Paper presented at the Conference on New Directions in Critical Criminology, University of Tennessee, Knoxville, Tennessee, May 6-7, 2016.
THE OROMO MOVEMENT: THE EFFECTS OF STATE TERRORISM AND GLOBALIZATION IN OROMIA AND ETHIOPIA
The Oromo movement is engaging in struggle to empower the Oromo people in order to restore their control on their economic resources such as land and cultural resources and to overcome the effects of Ethiopian state terrorism and globalization. The Oromo people were colonized and incorporated into Abyssinia, present Ethiopia, and the capitalist world system during the “Scramble for Africa” by the alliance of Ethiopian colonialism and European imperialism. This colonization involved terrorism and genocide in order to transfer Oromo economic resources, mainly land, through destroying Oromo leadership and the cultural foundation of the Oromo society. The Oromo resistance that started with the colonization of the Oromo was transformed into the anti-colonial movement in the 1960s and still continues in various forms. On their part, successive colonial Ethiopian governments have been using various forms of violence to destroy the Oromo struggle for national self-determination and democracy. Starting in 1992, the Tigrayan-led Ethiopian government has been imposing state terrorism, genocide, and political repression, with the assistance of big powers and international institutions on the Oromo, the largest ethno-national group, and other groups in order to destroy the Oromo national movement led by the Oromo Liberation Front (OLF) and to dominate the political economy of Oromia (the Oromo country) and Ethiopia in order to transfer economic resources, particularly land, to Tigrayan state elites and their domestic and international supporters.
This paper first provides the historical background for these complex issues. Second, it outlines theoretical and methodological approaches of the paper. Third, the piece explains the role of big powers in supporting the Ethiopian state at the cost of democracy and human rights in order to promote “savage development” (Quan 2013) or “violent development” (Rajagopal 2003) in this age of globalization. This section also explores how the Tigrayan-led Ethiopian government and its international supporters are using the discourses of democracy, human rights, and economic development while terrorizing the Oromo and other indigenous peoples by dispossessing them of their rights and their ancestral land and natural resources. Fourth, it explains how the ongoing peaceful Oromo mass protest movement has emerged in Oromia, how and why the regime is violently cracking down on protestors, including Oromo school children and university students, farmers, and other sectors of the Oromo society, and why the West is facing a political dilemma regarding supporting a government that is openly massacring peaceful protestors and violently repressing dissent. Finally, the piece explores the larger political and economic consequences of the Oromo protest movement in bringing about a fundamental transformation to the political economy of Oromia and Ethiopia.
The Ethiopian colonial terrorism and genocide that started during the last decades of the nineteenth century with the assistance of England, France, and Italy still continue in the 21st century with the support of global powers (Jalata 2010). During Ethiopian (Amhara-Tigray) colonial expansion, Oromia, “the charming Oromo land, [would] be ploughed by the iron and the fire; flooded with blood and the orgy of pillage” (de Salviac 2005 : 349). Martial de Salviac (2005 : 349) called this event “the theatre of a great massacre.” The Oromo oral story also testifies that the Abyssinian armies destroyed and looted the resources of Oromia and committed genocide on the Oromo people and others through terrorism, slavery, depopulation, cutting hands or breasts, and creating a series of famines and diseases during and after the colonization of Oromia. According to Martial de Salviac 2005 (: 8), “With equal arms, the Abyssinia [would] never [conquer] an inch of [Oromo] land. With the power of firearms imported from Europe, Menelik [Abyssinian warlord] began a murderous revenge.”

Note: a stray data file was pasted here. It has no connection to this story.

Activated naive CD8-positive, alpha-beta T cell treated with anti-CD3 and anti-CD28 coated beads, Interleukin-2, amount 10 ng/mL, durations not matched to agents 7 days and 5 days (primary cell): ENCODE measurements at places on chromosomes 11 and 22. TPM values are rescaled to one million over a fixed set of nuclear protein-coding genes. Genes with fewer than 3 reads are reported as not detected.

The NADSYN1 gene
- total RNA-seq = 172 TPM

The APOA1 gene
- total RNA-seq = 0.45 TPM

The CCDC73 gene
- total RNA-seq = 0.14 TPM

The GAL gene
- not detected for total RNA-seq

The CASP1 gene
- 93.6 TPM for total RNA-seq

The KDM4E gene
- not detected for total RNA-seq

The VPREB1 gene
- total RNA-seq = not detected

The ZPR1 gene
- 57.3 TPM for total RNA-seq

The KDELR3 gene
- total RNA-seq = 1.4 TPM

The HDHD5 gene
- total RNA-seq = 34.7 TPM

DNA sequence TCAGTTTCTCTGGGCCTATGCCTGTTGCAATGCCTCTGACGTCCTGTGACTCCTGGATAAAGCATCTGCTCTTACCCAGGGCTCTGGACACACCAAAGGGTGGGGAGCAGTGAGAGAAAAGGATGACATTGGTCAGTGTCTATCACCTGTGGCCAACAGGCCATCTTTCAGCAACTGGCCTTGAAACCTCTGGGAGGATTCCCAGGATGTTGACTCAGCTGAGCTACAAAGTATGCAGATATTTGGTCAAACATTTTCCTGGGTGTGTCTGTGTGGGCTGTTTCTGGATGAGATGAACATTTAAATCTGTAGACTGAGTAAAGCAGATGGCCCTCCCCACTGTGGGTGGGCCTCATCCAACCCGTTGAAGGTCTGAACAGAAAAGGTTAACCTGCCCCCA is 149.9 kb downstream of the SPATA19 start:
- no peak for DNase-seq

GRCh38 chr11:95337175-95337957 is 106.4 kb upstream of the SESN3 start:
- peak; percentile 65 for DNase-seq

The colonization of Oromia involved human tragedy and destruction: “The Abyssinian, in bloody raids, operated by surprise, mowed down without pity, in the country of the Oromo population, a mournful harvest of slaves for which the Muslims were thirsty and whom they bought at very high price. An Oromo child [boy] would cost up to 800 francs in Cairo; an Oromo girl would well be worth two thousand francs in Constantinople” (de Salviac 2005 : 28). The Abyssinian/Ethiopian government massacred half of the Oromo population (5 million out of 10 million) and their leadership during its colonial expansion (Bulatovich 2000: 68). The Amhara warlord, Menelik, terrorized and colonized the Oromo and others to obtain commodities such as gold, ivory, coffee, musk, hides and skins, slaves and lands. Menelik controlled slave trade (an estimated 25,000 slaves per year in the 1880s); with his wife he owned 70,000 enslaved Africans; he became one of the richest capitalists. He invested in American Railway Stock; “Today the Abyssinian ruler had extended the range of his financial operations to the United States, and is a heavy investor in American railroads . . . with his American securities and his French and Belgian mining investments, Menelik has a private fortune estimated at no less than twenty-five million dollars.” (New York Times, November 7, 1909).